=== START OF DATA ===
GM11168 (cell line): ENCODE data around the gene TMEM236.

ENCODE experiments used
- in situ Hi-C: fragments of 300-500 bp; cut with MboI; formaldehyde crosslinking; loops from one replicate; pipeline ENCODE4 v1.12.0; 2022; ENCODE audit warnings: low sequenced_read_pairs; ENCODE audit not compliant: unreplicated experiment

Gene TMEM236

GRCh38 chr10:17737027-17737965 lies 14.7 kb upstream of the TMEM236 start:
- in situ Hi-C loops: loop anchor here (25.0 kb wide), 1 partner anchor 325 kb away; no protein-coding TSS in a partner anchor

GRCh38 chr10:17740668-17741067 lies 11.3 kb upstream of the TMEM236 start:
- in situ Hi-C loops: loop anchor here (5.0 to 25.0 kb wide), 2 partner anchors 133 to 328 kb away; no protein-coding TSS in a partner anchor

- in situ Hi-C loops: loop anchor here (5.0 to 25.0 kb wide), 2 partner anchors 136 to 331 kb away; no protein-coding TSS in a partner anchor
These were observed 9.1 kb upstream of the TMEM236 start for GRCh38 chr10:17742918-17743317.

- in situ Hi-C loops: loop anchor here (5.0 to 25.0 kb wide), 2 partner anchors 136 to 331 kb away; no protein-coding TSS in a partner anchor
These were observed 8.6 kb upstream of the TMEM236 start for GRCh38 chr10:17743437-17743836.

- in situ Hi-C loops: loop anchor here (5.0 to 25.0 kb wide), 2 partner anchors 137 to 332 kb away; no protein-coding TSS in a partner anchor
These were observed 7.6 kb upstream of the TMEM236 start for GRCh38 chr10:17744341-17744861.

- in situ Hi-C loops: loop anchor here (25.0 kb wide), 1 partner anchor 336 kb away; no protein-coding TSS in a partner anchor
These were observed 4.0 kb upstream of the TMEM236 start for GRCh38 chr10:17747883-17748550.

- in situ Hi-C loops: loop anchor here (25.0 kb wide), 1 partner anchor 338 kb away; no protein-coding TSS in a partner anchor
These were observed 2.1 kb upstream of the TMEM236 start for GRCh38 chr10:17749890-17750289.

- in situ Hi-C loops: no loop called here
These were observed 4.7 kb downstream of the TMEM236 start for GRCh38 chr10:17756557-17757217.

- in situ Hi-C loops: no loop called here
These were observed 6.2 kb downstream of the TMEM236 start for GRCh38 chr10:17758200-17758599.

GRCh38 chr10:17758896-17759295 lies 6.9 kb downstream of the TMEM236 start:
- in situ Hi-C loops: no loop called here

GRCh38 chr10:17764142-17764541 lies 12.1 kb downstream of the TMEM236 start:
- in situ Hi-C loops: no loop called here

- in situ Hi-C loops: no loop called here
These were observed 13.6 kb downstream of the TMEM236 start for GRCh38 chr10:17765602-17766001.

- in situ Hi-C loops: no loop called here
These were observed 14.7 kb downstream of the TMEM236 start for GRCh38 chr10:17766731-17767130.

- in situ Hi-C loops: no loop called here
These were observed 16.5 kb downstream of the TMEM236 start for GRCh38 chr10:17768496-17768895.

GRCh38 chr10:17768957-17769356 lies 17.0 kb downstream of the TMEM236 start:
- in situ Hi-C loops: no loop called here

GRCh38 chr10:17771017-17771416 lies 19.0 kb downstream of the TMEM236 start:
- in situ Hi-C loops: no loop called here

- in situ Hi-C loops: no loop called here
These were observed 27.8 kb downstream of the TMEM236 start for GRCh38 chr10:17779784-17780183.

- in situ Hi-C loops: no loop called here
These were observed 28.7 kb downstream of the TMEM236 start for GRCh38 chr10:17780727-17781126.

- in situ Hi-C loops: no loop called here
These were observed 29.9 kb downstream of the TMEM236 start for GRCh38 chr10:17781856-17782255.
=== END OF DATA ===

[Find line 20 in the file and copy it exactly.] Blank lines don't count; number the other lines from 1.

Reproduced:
These were observed 4.7 kb downstream of the TMEM236 start for GRCh38 chr10:17756557-17757217.